Recently, a person in my Bible study group admitted he was mad at God and confessed to telling Him so. As I pondered his story and prayed for him, I reduced the scenario to a human to human level. I imagined one person mad at another and how, at some point, the offended one would hopefully resolve to say, “I forgive you for….hurting me…, cheating me out of something…, or messing up and leaving me with the mess…”. (Matthew 18:21-22) In other words, fleshly imperfections splashed onto another. But if someone is mad at God, and progresses to the point of “forgiving God”, it implies that God is imperfect or has made a mistake. Actually, HE IS NOT AND CAN NOT. On the contrary, we should thank God because He is perfect, works perfectly, (Deuteronomy 32:4) and always has our good in mind! (Romans 8:28)
As I continued to contemplate this scenario, I thought of an earthly father who denies his teen permission to attend an important (to the child) gathering. But, unbeknownst to this teen, the father has been given the “low down” on this event…there is to be a police raid at the party for an armed criminal who is on the run. Once the teen finds out the facts, is it really appropriate for him or her to say, “I forgive you, Father, for causing me such anguish over this situation”? Could the child have spared him or herself pain and anguish by simply trusting the father and accepting his decision with joy? Wouldn’t it be better for this one to instead, humbly say, “Thank you, Father, for your love so great that you would rather risk and bear the brunt of my anger than let me get hurt? Please forgive me.”. My friend, this is the heart of the God who loves you…and does so, perfectly. He doesn’t make mistakes with His children’s lives.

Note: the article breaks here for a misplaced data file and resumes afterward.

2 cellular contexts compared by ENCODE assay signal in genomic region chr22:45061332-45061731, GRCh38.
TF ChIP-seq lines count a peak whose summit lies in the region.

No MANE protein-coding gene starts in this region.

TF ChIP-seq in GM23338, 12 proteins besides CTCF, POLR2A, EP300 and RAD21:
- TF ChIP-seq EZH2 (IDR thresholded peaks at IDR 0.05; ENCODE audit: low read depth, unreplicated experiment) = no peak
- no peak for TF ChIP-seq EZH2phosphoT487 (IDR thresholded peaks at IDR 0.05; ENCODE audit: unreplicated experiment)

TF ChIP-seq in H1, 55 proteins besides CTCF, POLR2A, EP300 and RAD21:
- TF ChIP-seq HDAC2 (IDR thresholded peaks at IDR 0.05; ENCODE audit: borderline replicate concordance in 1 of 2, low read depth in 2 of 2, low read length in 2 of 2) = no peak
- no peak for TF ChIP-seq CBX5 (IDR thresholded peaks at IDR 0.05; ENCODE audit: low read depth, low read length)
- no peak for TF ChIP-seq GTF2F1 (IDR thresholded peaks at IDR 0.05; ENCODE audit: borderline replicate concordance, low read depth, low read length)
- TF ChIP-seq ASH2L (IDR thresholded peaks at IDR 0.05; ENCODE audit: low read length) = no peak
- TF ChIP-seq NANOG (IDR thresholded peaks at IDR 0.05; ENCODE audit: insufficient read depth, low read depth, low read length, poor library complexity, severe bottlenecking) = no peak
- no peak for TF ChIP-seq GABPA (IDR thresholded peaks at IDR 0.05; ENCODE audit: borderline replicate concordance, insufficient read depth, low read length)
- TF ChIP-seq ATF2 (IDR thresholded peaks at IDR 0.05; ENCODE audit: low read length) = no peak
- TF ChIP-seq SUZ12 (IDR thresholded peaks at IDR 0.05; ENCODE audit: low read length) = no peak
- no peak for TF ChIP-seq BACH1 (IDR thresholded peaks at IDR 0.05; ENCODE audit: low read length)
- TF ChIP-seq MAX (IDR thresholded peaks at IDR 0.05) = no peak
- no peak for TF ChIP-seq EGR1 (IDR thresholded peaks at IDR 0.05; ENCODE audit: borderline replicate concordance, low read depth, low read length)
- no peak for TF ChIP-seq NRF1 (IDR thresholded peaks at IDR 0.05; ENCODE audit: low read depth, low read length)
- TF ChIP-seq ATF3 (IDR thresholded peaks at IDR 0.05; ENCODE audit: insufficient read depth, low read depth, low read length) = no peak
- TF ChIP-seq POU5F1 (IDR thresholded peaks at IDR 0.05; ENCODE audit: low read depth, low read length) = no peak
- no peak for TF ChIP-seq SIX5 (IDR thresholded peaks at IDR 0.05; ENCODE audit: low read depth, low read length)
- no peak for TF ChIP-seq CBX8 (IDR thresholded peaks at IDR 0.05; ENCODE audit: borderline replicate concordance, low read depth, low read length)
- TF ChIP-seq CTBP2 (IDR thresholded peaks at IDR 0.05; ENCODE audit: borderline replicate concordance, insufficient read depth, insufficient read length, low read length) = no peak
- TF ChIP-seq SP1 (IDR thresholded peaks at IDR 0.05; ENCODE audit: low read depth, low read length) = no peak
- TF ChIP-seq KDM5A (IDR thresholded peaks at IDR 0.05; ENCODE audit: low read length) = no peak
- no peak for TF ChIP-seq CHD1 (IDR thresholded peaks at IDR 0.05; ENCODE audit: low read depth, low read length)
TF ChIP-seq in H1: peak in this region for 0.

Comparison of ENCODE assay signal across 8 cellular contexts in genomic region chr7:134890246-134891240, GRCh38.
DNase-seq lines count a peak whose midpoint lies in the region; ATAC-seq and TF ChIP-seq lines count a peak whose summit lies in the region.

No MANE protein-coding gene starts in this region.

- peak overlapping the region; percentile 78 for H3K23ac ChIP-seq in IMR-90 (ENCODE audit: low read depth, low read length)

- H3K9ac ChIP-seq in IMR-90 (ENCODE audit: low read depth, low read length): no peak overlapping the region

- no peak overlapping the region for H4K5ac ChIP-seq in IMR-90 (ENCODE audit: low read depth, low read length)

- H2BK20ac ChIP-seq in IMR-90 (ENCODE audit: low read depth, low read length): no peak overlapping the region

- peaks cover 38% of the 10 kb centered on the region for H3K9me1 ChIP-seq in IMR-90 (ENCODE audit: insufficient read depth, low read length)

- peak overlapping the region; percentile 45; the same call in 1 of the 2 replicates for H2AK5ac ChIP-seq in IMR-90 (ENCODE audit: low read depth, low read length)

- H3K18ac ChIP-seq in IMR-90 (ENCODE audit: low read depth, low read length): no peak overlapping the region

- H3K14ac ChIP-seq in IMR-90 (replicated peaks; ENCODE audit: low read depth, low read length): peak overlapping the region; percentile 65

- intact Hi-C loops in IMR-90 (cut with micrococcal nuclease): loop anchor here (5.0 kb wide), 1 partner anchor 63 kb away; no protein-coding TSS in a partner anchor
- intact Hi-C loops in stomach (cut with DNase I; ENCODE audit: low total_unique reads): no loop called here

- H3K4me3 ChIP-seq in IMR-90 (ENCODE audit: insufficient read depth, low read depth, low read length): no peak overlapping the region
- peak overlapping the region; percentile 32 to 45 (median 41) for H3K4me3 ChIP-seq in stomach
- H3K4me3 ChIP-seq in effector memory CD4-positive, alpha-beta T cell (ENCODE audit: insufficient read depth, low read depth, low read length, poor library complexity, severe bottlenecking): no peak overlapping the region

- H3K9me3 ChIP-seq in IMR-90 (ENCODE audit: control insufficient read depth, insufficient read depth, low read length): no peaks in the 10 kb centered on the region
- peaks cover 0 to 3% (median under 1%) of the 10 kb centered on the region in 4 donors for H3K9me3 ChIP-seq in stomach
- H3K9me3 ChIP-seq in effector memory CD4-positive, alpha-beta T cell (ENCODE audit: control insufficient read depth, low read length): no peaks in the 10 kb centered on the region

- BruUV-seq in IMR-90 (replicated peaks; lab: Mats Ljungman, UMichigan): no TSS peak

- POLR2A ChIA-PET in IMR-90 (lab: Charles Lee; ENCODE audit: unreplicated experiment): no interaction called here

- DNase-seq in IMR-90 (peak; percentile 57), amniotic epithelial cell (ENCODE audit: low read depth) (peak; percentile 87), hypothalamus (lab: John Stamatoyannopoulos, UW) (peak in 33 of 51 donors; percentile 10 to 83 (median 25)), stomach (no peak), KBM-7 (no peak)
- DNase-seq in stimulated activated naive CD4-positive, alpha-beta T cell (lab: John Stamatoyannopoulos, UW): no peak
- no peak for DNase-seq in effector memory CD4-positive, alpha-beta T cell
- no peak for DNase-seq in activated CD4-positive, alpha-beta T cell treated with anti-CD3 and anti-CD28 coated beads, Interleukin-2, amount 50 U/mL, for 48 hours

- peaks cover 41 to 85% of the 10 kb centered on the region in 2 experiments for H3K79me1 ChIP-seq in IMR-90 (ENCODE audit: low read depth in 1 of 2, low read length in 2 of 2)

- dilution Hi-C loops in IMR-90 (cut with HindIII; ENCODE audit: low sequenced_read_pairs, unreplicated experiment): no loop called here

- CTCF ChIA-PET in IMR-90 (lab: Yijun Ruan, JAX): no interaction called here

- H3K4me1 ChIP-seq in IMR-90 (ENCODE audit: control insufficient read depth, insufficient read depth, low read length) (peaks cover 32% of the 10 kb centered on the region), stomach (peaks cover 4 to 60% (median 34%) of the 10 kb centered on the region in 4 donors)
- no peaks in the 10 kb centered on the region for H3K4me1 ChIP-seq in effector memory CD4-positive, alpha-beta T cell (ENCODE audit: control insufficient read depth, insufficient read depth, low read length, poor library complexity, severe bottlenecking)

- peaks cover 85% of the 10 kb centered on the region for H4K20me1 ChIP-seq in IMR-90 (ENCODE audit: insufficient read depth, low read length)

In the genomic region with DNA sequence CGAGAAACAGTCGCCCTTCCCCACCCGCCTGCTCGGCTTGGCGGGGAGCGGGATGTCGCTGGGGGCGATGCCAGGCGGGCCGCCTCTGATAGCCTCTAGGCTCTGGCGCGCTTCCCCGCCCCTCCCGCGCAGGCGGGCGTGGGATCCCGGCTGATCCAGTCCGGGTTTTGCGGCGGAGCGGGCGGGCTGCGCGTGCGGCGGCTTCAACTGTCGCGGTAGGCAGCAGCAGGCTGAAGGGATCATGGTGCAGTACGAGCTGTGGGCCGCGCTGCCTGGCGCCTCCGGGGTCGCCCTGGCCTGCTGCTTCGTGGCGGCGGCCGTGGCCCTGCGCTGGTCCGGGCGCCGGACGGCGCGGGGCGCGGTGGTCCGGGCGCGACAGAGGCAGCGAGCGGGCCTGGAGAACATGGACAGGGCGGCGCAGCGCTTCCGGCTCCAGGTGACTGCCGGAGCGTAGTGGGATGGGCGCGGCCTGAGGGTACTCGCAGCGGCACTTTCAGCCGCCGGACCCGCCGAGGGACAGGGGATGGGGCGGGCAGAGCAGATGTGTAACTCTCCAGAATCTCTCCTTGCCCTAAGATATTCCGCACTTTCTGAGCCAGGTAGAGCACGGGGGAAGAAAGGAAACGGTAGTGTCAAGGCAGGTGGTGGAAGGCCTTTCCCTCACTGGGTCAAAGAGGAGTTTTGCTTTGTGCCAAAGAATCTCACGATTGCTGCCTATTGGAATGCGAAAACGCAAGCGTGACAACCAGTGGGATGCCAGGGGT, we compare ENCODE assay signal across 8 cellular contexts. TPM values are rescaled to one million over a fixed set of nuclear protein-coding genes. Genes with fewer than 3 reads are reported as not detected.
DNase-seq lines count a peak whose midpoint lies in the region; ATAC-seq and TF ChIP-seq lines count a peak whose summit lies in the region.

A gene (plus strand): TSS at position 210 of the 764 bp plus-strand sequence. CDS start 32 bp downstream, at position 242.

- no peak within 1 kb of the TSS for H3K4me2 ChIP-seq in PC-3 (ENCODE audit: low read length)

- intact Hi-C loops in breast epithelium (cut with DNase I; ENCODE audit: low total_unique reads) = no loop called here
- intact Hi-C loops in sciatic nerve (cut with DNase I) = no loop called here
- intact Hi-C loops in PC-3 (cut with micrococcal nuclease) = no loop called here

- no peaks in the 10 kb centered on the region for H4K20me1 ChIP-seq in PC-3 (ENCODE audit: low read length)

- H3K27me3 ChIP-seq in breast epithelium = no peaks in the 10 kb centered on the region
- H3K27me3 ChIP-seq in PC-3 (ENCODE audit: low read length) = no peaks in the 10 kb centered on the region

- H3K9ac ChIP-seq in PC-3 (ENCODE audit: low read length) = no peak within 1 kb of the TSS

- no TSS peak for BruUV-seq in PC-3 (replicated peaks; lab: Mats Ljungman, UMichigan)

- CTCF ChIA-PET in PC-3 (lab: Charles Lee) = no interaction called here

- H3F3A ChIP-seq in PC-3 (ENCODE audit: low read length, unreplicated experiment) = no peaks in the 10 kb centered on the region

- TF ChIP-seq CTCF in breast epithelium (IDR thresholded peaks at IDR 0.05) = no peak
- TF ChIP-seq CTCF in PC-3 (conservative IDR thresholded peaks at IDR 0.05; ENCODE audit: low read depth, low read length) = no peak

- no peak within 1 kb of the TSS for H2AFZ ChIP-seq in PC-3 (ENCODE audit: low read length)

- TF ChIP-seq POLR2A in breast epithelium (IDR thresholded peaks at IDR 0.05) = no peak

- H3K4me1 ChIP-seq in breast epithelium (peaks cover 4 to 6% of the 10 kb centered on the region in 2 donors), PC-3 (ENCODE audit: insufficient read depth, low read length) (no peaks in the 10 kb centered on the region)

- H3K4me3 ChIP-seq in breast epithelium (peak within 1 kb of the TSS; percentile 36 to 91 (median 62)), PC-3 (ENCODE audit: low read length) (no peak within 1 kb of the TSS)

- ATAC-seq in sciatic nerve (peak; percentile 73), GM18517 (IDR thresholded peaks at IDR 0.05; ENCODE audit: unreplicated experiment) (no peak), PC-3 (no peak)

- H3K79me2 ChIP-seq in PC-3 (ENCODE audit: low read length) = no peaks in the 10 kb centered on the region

Recently I felt “let down” by God for what seemed His lack of interest to my cry for assistance. So, I indignantly decided to tell him of my disappointment. I felt justified and entitled. (Wisdom, which I chose to ignore this time, warns us to tread cautiously in the realm of spoken negative words.) Oddly enough, it was the above two attitudes that were running rampant in the classroom I was trying to maintain. I am sad to say that those attitudes (spirits) seemed to follow me around for a couple of days until I humbled myself and asked my perfect, loving, compassionate God for His forgiveness for my indignation and pride. He forgave me and removed those hindering attitudes (spirits) thereby restoring our sweet fellowship.
“I forgive You, God,” should never be a comment leaving our lips. (Hebrews 13:15) Even if someone is “mad at God”, I will boldly say that it is not God who has made a wrong move or mistake. We are the ones who err; therefore, it behooves us to choose humility thereby sparing ourselves the pain created by defiance and indignation. Don’t be mad at God. Accept His loving work in your life for it will always be to your good. (Romans 8:31)